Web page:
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Wednesday, April 20, 2011 • Vashon-Maury Island Beachcomber


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s we celebrate the 41st anniversary of Earth Day, consider what’s happening on Vashon. A solar community project is gaining traction. A pair of women are tackling one of the Island’s most invasive weeds. A swath of land once slated for mining is safeguarded. And individuals, in homes and businesses, are finding ways to conserve energy. Problems still abound, of course. But those who care about the planet should also take heart. Here on Vashon, as this issue of The Beachcomber suggest, we’re doing our part.

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Wednesday, April 20, 2011 • Vashon-Maury Island Beachcomber

Stamping out ivy

Two Island women launch an effort to free Vashon of ivy’s noxious grip By LESLIE BROWN Staff Writer

Leslie Brown/Staff Photo

Sarah Driggs (left) and Cynthia Young have started Ivy-Free Vashon, an effort to beat back a plant that is destroying forests and natural areas on Vashon.

Talk to anyone who knows anything about the ecological health of Vashon’s woods, and they’re likely to bemoan the presence of English ivy, a noxious, fast-spreading weed that envelopes forests and smothers their understory. Now, two women with a passion for the outdoors and a love of native plants want to address the issue. They’ve joined forces to create Ivy-Free Vashon, a campaign to do what some might think impossible — eliminate ivy’s pernicious grip on Vashon. Cynthia Young and Sarah Driggs recently submitted a small grant request to Puget Sound Energy that would enable them to take the first step. Should the money come through, they’ll send out surveys to every Islander asking them about the ivy in their own backyard — an outreach effort that will enable them to get a sense of the breadth of Vashon’s ivy problem. With that information in hand, the two women say, they’ll be better positioned to take the next steps — garnering more grant dollars to begin the arduous and possibly decades-long effort to remove a plant once considered ornamental. “It’s a totally daunting issue,� said Young, an ecologist with King County’s Department of Natural Resources and Parks. “I’m looking at a 20-year project.� Even so, they say, they’re encouraged by the success some other communities have had in beating back ivy. (“Eradication� is a word few are uttering yet.) And they’ve decided that even a daunting effort has to begin somewhere.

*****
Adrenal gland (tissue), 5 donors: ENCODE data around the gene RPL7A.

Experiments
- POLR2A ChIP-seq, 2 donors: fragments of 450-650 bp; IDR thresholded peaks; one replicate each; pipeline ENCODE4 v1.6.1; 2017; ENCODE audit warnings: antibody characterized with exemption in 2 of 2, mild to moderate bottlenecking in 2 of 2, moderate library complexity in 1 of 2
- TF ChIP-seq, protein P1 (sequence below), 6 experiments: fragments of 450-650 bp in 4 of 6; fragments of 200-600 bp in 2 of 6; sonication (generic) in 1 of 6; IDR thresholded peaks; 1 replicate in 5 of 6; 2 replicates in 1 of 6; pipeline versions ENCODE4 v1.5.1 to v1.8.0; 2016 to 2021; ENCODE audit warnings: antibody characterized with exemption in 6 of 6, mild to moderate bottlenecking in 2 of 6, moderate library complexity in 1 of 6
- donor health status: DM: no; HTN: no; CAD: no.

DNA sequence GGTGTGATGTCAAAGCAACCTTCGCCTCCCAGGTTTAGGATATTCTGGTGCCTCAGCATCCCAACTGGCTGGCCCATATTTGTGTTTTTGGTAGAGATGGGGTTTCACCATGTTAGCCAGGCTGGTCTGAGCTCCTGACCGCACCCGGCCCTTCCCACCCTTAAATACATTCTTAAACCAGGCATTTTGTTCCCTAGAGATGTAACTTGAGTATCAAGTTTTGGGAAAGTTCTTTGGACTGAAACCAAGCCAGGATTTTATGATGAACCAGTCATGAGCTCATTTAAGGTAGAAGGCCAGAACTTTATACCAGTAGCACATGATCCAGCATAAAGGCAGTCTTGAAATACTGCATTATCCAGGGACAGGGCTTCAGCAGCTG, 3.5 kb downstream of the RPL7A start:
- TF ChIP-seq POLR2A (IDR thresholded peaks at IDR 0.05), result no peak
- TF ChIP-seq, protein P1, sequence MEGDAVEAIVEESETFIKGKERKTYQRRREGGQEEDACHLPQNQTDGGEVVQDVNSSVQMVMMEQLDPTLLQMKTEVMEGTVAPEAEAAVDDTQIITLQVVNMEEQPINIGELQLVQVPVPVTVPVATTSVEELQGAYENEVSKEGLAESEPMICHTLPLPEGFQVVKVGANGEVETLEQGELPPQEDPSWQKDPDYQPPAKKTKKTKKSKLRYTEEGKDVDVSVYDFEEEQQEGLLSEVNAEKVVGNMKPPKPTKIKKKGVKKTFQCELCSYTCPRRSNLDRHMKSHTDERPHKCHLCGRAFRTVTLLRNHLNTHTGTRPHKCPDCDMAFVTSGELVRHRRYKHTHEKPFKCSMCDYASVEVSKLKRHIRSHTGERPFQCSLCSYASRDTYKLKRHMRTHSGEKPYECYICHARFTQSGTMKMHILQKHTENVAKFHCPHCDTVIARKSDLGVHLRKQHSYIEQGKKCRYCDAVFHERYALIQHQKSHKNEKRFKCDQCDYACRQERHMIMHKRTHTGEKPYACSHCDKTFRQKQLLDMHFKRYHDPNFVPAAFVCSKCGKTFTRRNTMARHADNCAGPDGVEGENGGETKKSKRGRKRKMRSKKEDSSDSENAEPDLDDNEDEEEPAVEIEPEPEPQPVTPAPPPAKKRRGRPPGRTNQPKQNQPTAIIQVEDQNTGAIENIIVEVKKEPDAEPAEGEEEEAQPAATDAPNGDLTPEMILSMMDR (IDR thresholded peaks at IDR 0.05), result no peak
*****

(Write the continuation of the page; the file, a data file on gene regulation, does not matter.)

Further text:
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“We share an interest in native plants,” Driggs, who does communications work for the county’s Department of Transportation, said matter of factly. “And the ivy problem is glaring.” The campaign began innocently enough: Both women ride the passenger-only boat from Vashon to Seattle each day, and there one of them — Young said it was Driggs, but Driggs denies it — said she wanted to do something about the pervasive presence of ivy on Vashon. They didn’t like it in part because it just looks so bad. They also knew it was killing the forests. So they organized a meeting with the Vashon-Maury Island Land Trust, Vashon Forest Stewards and other groups, received a lot of encouragement and, working under the auspices of the land trust, submitted their first grant proposal earlier this month. Tom Dean, who heads the land trust, applauds the two women’s effort. He’s wanted to tackle Vashon’s ivy problem for years, knowing, as he puts it, “that we ignore it at our peril.” But the small organization — highly dependent on volunteers — couldn’t carve out the staff time to begin an anti-ivy campaign. “It’s wonderful to have these two volun-